You may have the skills, you may have the knowledge and the experience. But on a large project, it's almost impossible to know everything by heart. The interactions between components and classes are often complex and intertwined to a level that simply changing the logic flow of the GUI may alter the logic data flow. This can result in uninitialized objects, out-of-bound arrays or dead-locked threads. This is why any code modification needs to follow some simple golden rules to avoid having to execute a rollback...
Any project needs to be managed to reduce the level of risks of introducing new bugs. This is done by following some easy rules:
- The code will compile with the latest version of the whole project's source code
- The modification is working on your workstation
- Validate any conditions, extreme values, invalid data
- Check that your are handling exceptions and errors properly
- Double-check on a few other workstations. It may work only on yours...
- Add comments when required, update the documentation, write a test plan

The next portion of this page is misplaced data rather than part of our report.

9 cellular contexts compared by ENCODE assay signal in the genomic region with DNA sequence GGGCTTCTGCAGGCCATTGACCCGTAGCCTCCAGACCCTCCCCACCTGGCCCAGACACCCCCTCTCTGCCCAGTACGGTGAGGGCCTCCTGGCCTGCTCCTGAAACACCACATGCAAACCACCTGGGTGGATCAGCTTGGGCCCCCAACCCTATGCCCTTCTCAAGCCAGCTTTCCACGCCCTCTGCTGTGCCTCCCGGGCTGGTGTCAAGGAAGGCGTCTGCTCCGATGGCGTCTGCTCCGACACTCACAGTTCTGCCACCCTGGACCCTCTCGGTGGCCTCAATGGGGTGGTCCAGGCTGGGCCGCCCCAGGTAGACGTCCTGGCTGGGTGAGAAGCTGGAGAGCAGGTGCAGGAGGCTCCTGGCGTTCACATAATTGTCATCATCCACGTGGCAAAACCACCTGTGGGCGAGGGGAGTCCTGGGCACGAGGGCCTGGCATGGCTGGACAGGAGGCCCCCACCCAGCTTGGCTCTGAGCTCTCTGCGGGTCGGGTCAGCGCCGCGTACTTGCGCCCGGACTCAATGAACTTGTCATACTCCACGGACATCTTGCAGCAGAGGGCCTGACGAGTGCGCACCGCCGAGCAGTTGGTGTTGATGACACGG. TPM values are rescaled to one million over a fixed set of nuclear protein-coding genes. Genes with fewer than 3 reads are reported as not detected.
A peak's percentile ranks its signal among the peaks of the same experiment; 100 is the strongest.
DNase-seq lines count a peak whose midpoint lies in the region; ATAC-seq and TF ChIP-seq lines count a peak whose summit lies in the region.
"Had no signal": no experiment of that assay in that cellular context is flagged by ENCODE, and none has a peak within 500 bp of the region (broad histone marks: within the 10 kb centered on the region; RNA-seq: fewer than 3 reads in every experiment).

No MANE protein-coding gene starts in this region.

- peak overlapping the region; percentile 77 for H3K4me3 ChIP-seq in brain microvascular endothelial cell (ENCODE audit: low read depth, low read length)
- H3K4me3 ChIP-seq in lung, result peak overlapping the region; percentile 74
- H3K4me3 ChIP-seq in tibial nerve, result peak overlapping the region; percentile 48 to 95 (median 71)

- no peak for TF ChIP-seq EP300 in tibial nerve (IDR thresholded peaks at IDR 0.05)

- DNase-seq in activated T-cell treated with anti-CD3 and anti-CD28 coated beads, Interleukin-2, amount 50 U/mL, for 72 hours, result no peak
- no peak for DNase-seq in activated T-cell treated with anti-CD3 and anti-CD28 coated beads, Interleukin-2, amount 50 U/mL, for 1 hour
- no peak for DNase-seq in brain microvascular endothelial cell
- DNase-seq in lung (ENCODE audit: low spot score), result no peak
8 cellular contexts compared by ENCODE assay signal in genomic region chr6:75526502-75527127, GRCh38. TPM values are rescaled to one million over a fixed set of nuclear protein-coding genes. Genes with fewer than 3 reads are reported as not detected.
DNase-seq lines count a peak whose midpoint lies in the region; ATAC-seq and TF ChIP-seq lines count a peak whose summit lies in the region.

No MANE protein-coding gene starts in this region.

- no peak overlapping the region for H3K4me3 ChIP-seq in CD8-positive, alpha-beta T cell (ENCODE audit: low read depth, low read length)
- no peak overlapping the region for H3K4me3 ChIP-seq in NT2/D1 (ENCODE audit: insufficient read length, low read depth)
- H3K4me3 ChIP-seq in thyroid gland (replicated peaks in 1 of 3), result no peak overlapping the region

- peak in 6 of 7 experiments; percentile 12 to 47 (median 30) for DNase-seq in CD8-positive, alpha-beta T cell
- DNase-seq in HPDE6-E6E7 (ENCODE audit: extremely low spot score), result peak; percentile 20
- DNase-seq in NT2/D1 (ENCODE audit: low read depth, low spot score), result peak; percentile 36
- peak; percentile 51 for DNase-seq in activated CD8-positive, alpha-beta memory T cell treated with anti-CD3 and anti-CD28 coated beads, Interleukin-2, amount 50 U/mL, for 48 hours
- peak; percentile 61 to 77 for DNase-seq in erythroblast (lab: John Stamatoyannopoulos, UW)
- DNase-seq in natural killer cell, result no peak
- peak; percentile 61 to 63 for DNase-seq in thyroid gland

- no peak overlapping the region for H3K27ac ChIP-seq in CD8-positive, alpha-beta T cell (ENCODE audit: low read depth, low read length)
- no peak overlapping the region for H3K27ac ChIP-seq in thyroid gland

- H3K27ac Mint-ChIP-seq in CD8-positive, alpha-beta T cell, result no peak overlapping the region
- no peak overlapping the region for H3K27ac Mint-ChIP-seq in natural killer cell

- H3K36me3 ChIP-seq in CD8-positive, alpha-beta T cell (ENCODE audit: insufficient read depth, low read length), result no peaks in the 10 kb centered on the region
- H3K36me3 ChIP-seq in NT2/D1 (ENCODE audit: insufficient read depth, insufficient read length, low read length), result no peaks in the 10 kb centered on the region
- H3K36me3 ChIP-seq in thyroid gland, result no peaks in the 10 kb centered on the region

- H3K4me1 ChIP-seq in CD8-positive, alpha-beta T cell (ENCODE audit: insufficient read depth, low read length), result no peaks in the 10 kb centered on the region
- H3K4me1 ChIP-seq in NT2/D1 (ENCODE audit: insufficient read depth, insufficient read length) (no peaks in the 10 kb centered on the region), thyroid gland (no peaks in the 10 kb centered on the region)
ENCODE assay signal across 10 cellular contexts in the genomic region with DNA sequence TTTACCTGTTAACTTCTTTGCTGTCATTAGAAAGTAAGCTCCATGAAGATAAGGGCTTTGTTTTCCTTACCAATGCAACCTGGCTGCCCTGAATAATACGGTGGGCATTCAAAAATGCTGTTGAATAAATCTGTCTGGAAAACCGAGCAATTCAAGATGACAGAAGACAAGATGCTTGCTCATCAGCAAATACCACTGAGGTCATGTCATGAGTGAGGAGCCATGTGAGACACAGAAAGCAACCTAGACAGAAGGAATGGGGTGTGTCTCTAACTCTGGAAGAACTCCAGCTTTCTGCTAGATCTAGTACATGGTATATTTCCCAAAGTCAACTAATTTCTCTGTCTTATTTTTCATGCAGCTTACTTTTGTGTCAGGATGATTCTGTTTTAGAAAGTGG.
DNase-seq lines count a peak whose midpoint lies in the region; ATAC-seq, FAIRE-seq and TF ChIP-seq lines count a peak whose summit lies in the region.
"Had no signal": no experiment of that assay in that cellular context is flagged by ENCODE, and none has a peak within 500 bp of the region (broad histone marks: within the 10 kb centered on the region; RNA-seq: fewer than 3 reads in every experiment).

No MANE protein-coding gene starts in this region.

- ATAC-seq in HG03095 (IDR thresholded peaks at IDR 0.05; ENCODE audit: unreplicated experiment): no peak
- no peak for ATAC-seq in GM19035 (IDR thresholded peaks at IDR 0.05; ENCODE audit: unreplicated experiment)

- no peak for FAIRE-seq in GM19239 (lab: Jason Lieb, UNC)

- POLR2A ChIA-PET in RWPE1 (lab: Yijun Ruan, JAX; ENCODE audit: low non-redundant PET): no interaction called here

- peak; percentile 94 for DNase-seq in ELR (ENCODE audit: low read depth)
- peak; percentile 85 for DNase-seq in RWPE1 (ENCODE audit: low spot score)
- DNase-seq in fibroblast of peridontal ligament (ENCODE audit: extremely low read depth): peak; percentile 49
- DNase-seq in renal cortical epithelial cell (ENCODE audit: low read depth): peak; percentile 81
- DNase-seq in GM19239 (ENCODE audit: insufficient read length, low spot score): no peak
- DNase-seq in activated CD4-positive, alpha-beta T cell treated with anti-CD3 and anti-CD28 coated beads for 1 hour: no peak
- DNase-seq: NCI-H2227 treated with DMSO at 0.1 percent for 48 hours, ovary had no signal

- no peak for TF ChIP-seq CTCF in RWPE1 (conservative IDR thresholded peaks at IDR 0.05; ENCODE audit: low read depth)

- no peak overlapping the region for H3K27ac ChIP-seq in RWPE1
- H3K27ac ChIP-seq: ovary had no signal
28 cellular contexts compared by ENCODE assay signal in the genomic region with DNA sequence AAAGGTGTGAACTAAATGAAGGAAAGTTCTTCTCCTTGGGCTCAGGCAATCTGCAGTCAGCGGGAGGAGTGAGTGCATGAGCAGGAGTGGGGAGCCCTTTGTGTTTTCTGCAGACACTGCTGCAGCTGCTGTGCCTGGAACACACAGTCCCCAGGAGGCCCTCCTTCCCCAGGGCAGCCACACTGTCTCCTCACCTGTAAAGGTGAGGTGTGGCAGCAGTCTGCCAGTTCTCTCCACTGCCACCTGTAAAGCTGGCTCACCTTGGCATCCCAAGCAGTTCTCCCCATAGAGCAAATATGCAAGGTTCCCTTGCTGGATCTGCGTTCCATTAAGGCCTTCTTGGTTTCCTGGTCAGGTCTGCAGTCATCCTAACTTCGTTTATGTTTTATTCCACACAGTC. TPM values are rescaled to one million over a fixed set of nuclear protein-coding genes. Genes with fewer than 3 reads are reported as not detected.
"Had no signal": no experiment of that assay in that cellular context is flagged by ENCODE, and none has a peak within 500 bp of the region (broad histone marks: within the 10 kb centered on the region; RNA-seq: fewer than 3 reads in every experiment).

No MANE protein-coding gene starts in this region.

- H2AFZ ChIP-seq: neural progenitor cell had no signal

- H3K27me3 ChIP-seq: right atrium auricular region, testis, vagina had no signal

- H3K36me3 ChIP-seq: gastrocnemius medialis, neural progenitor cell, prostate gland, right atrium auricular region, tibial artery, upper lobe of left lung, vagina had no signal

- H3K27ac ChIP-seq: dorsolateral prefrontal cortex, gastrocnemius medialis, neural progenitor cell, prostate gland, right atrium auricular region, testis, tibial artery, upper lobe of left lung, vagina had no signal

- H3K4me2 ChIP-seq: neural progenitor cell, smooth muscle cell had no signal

- Run the unit tests!
- Update the unit tests if you changed the data flow
- Have a colleague review your code on complex modifications
- Execute a complete user scenario to ensure that what was working, still is...
- On committing your code, comment what was done and why, with bug number references, documentation and a small explicit text
- Make sure that is something goes wrong, your modification can be rolled back easily.
- When closing the bug as fixed, reference the revision number that your code was committed
It may looks as a longer process for a small bug fix. It's not! A 15 minutes bug fix may end up in hours of investigation and debugging time. Worse, your customers may lose production time which means loosing money because you wanted to meet your deadlines.
Time is money and we all know that money talks... Better be safe than sorry!